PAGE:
This article tells the journey of three men: their discovery of “The Shero of Our Story,” the lack of a marker on her grave, and the founding of the Henrietta Vinton Davis Memorial Foundation to rectify that historical oversight.
Clayton LeBouef has a very clear memory of when he first encountered Henrietta Vinton Davis. It was 1992, not long before he won the role of Baltimore Police Col. George Barnfather in TV’s Homicide: Life on the Street. LeBouef was a Washington, D.C.-based actor performing in a CenterStage production of Shakespeare’s little-produced Pericles. Rehearsals were over, and opening night loomed.
There is no marker on the grave of the woman Marcus Garvey called the greatest woman of the African race, Honorable Lady Henriertta Vinton Davis. The Henrietta Vinton Davis Memorial Foundation honors her annually with a livication ceremony at her gravesite every year.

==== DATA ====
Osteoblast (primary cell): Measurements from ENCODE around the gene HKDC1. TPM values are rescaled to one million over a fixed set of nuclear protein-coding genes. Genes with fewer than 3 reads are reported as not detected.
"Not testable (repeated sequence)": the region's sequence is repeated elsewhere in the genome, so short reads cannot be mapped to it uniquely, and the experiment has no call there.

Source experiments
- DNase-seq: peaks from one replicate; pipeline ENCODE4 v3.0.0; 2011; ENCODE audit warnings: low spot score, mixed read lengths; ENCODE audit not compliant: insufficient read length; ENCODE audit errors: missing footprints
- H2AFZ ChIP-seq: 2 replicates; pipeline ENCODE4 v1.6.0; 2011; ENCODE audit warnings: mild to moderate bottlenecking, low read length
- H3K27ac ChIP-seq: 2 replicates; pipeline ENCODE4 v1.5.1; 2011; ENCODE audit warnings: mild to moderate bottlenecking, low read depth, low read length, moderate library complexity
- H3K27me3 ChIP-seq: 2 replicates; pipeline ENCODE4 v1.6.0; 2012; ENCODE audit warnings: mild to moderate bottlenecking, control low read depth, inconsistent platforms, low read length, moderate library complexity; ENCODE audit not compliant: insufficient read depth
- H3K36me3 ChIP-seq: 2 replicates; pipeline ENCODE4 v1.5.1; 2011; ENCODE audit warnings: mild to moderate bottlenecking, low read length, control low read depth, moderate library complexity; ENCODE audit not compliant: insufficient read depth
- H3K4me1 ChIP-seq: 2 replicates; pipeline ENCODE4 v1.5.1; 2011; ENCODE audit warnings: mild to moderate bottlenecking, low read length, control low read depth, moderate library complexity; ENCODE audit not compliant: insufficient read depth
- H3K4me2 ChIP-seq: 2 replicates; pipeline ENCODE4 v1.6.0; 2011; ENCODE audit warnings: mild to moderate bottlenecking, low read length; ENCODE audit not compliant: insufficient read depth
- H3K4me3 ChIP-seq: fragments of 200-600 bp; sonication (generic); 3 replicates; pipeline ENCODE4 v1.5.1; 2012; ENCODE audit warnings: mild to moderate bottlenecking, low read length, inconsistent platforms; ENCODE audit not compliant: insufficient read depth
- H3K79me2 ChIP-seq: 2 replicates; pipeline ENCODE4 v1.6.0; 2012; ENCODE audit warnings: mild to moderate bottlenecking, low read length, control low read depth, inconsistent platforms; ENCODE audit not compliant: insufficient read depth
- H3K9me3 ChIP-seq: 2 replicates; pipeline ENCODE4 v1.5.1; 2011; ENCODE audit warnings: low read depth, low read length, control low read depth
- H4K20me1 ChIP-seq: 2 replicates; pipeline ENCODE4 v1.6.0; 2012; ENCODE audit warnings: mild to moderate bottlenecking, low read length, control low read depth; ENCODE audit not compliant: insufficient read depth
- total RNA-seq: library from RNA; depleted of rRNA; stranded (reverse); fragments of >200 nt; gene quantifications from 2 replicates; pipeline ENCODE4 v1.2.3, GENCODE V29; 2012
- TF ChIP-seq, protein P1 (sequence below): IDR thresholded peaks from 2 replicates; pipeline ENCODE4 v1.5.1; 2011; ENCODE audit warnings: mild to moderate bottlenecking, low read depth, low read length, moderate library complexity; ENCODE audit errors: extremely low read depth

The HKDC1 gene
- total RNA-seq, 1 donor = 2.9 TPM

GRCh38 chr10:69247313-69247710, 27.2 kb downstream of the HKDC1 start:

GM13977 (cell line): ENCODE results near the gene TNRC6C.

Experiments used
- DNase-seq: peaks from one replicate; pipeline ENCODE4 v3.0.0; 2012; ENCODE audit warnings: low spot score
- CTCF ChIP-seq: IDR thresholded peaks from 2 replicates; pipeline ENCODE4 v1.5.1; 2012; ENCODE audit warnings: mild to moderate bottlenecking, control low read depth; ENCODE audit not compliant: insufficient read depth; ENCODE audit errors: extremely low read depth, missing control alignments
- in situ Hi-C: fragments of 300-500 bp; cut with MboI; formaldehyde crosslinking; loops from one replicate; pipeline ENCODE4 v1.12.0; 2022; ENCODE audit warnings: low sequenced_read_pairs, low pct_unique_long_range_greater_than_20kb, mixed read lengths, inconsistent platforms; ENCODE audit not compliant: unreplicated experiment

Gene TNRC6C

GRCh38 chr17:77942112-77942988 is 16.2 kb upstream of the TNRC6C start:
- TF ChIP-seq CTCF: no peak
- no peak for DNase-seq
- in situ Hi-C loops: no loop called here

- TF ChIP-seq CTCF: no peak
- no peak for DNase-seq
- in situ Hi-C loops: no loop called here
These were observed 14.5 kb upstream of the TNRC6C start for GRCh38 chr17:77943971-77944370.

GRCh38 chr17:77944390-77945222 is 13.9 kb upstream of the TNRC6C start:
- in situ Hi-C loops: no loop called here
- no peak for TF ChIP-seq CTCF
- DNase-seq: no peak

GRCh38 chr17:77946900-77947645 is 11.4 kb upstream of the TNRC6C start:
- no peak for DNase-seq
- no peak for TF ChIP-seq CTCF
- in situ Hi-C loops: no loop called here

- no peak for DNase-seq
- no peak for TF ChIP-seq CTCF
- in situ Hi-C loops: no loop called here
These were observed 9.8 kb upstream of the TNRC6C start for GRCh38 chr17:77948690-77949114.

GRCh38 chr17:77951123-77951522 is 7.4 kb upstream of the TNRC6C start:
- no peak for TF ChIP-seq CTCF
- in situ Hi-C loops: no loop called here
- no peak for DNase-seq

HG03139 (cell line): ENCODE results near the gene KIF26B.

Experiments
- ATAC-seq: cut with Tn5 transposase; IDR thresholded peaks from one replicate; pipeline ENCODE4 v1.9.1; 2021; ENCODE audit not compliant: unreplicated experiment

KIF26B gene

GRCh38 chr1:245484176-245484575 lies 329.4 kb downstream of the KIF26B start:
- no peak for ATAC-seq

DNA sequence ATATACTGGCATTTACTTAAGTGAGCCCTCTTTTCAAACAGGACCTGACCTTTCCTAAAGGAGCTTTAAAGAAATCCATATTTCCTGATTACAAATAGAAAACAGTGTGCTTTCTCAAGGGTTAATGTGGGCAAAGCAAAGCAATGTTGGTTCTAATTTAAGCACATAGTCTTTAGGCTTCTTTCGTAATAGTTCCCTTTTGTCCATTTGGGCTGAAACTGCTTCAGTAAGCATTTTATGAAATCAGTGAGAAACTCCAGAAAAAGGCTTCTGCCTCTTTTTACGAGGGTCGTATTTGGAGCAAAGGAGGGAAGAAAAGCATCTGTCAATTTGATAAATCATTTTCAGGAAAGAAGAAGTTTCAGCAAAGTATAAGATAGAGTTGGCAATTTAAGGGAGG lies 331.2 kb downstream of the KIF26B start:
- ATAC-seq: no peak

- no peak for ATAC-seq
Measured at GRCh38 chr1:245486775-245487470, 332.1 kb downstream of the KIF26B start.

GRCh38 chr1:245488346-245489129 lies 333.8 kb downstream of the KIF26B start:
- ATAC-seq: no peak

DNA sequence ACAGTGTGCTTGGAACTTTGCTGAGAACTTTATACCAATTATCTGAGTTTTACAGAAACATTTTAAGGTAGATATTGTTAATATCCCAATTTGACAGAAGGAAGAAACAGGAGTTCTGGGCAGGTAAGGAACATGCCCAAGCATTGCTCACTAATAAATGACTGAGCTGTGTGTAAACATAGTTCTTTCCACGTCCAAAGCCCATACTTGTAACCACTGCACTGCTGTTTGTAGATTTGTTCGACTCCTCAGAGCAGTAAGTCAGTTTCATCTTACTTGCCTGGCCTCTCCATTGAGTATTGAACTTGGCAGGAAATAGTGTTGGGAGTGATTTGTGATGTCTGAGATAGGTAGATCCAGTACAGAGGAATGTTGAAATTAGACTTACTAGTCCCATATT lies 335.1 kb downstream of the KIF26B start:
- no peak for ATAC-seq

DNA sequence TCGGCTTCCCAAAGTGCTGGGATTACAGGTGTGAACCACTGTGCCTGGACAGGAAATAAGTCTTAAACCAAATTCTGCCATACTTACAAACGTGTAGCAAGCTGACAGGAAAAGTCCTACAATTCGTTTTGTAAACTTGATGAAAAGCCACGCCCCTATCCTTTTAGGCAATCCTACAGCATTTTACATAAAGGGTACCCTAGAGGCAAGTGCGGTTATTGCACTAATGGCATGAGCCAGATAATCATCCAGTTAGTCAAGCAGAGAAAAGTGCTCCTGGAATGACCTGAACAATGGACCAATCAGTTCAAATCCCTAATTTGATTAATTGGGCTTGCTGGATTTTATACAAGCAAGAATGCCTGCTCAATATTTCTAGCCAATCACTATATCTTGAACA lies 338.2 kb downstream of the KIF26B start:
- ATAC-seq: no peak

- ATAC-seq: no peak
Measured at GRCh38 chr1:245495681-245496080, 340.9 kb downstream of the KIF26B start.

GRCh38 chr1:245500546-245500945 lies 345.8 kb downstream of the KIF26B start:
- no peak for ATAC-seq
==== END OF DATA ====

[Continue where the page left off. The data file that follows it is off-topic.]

1.the act of livicating or being livicated.
2.A note or inscription prefixed to a work of literary, artistic or musical composition bestowing gratitude upon someone in token of affection or esteem.
3.A rite or ceremony of livicating.
1.To set apart for divine or spiritual purposes and uses.
2.To focus one’s thought or actions on life and living.
3.Complete and wholehearted devotion to life, career, ideal, etc.
4.A Rastafarian vocabulary term meaning “to bring to life.”